Dmytro is the founder of Solvid and Pridicto. Featured in Hackernoon, TechRadar and Entreprepreneur.
According to statistics, hackers attack every 39 seconds - at a rate of 2,244 times each day. As the world begins to brace itself for another year set to be disrupted by Covid complications and more working from home, it seems essential that we do what we can to make sure our devices are as secure as possible as we work, study, and play away using our own servers.
VPNs help users to build a credible layer of protection around their work, browsing, or gaming. By gaining a layer of encrypted anonymity, it’s possible to fit a layer of protection over your personal information as a means of keeping yourself safe from hackers.
But in a world where attacks are occurring at a rate of nearly two each minute, is a VPN really enough? And will the technology develop further in the coming years to ensure our safety from more robust cyber attacks?
Firstly, let’s define the term VPN to help us to better understand the technology we’re looking at. VPN stands for Virtual Private Network, and it brings users a greater deal of privacy by creating a private network from within a public one.
VPN services help to secure and encrypt connections to provide more privacy than a secured WiFi hotspot.
(Image: Security Boulevard)
Whenever you surf the web or make a purchase on an unsecured WiFi network, it means you could be exposing your private information and browsing habits. This makes VPNs essential if you’re concerned about your online security and privacy.
Especially if you use a WiFi network that’s shared by others or multiple users inside a building or physical space, your information could be visible to just about anyone around you. Even if you’re simply playing video games on your lunch break in a coffee shop.
As 2021 looks set to be a year that sees many workers continue to operate outside of the office, many more of us will be utilising wireless networks that could have flawed levels of privacy. Sadly, lots of people will be unaware of the importance of securing their connection until it’s too late, but despite this, there’s plenty of optimism for the future of the technology and how easily it can be accommodated by users.
(Image: Global Market Insights)
As we can see from the chart above, the VPN market is set to grow steadily over the next six years, at a CAGR of 10% in Europe and around 15% in Latin America. This will help the market steadily scale each year as technology continues to develop into the mid-2020s - with Cloud VPN software at the forefront of innovation within the industry.
It’s safe to say that VPN market growth has been facilitated by devastating warning signs towards the end of the previous decade in the form of the WannaCry cyberattack that struck hundreds of thousands of machines across 150 countries at the end of 2017. The European Union’s ramping up of GDPR has also pushed online privacy into the spotlight that can facilitate the growth of the VPN market into a $70 billion industry over the coming years.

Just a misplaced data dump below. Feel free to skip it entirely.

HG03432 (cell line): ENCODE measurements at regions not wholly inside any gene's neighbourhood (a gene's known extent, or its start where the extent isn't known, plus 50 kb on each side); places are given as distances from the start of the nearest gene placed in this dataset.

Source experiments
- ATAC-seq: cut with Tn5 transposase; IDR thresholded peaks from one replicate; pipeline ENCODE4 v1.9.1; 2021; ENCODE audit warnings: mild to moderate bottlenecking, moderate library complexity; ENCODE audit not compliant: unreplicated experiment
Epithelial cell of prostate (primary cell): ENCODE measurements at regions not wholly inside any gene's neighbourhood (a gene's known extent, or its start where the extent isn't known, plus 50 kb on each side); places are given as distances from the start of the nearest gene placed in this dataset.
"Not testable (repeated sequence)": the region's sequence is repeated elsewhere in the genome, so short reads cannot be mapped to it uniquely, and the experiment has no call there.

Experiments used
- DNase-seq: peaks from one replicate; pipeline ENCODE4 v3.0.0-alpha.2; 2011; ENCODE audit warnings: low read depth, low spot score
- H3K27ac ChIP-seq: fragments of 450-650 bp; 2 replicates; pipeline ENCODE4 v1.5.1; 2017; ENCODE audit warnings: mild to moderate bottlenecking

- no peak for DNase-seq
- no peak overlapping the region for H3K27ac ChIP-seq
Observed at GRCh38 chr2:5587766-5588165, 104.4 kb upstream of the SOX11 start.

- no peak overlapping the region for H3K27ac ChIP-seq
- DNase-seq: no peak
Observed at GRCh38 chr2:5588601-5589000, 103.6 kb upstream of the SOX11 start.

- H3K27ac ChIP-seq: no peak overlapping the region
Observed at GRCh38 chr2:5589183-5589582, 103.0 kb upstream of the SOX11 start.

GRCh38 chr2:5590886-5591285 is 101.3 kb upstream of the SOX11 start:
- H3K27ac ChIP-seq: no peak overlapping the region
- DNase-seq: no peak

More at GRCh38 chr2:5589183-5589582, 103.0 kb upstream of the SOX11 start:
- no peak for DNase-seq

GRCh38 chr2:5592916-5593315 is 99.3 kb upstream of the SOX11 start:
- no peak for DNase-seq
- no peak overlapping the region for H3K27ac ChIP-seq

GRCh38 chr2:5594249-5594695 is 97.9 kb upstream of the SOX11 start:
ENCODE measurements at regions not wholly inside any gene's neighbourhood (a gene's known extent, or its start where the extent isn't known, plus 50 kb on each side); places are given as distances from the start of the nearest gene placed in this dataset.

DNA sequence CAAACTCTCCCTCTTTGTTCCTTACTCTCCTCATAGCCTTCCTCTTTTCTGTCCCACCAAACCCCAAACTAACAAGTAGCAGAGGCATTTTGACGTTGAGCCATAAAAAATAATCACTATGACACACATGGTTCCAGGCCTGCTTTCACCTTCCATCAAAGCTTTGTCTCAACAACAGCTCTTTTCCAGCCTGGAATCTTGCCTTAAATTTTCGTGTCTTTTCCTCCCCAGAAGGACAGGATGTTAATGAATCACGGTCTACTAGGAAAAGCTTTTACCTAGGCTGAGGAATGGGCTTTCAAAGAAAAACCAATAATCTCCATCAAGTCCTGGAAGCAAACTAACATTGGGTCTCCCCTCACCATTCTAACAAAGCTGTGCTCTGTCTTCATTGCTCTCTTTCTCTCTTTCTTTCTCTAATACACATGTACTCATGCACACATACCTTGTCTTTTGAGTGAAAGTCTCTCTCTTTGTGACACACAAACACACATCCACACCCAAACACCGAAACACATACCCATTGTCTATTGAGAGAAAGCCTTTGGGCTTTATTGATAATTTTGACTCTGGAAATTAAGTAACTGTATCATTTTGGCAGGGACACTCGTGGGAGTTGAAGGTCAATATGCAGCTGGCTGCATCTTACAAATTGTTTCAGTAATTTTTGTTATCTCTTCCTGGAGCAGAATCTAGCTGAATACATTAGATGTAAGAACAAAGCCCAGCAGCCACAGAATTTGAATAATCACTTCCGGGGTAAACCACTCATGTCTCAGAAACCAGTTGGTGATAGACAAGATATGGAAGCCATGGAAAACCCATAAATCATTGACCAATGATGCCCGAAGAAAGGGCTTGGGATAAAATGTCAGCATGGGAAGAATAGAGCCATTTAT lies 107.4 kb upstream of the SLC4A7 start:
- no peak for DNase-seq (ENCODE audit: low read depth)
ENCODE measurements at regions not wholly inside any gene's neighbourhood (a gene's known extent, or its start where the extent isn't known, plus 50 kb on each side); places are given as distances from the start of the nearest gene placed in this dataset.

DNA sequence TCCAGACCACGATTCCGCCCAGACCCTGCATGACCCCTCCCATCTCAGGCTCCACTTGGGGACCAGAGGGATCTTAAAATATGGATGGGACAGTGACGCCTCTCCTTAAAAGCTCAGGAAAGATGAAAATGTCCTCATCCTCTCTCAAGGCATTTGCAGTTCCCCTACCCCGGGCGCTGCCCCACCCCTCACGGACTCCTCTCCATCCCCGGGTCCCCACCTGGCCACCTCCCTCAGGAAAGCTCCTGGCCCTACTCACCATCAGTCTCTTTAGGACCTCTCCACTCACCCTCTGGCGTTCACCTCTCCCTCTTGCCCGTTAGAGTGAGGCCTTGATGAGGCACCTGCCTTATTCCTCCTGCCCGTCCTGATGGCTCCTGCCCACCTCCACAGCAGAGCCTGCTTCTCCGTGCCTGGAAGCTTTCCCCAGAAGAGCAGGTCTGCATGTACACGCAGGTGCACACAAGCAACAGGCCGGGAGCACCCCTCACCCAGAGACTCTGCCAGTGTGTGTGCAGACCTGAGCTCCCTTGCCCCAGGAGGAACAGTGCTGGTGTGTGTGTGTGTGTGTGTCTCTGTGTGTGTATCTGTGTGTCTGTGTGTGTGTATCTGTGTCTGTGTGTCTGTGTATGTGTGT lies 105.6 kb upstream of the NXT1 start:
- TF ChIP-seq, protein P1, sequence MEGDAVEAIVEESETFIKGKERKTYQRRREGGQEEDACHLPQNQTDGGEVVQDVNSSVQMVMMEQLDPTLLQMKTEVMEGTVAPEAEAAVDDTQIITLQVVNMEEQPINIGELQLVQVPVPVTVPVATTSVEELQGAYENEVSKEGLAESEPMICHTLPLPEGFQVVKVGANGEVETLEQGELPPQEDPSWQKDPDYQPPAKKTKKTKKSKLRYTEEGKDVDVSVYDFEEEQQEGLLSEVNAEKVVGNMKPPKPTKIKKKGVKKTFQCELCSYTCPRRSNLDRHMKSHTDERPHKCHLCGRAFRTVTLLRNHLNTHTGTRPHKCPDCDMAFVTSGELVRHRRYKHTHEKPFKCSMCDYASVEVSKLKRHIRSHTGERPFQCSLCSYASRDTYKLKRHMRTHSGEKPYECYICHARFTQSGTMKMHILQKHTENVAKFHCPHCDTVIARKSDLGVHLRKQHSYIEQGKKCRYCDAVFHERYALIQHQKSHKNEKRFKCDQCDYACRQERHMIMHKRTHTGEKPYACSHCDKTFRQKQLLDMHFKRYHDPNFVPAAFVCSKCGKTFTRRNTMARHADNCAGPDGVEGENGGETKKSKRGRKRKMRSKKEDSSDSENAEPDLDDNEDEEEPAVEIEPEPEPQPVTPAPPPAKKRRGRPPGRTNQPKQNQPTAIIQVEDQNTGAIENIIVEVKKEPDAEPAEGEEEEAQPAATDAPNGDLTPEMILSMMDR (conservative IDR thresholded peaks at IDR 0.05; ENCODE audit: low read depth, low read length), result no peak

Another key reason why VPN markets may increase in the wake of Covid-19 stems from an increase in virtual socialising.
Many more of us have embraced gaming on both consoles and PCs. As lockdowns became enforced across the world, PlayStation 4 units flew off the shelves while Steam achieved record-breaking usage figures.
While VPNs may help to ramp up our privacy while gaming, they can also actively improve our experience. Utilising a strong VPN, gamers can gain unrestricted access to servers from all around the world to play with others overseas. It’s also possible to use low latency VPN servers, offering a much more lag-free experience. Furthermore, accessing different servers can give players access to games that are either region locked or not yet released in the physical location of the user.
The prevalence of VPNs will be boosted by emerging trends like Bring Your Own Device (BYOD) and The Internet of Things, with Techradar claiming that the usage of Virtual Private Networks could become ‘ubiquitous’ as cloud computing becomes ever more popular.
Elsewhere, The Edge notes that VPNs are likely to develop towards greater levels of transparency and smart technology. The article highlights how huge companies like Google, Facebook and McAfee are all looking to move away from conventional VPNs and build cloud-based services that offer more proprietary VPNs - packing all of the security without the complexity. This shift towards more automated VPN solutions can certainly aid users without them having to build an understanding of the technology that they’re utilising.
While the news that cyber attacks are now occurring every 39 seconds, it’s reassuring to know that security technology markets are growing at a rapid rate, and are actively adapting to emerging cloud technology in the process. Soon, many of us who rely on connecting to public networks to get work done, socialise, or play will be capable of doing so through automated VPN software that understands its task and approaches it without the need of consulting the user.
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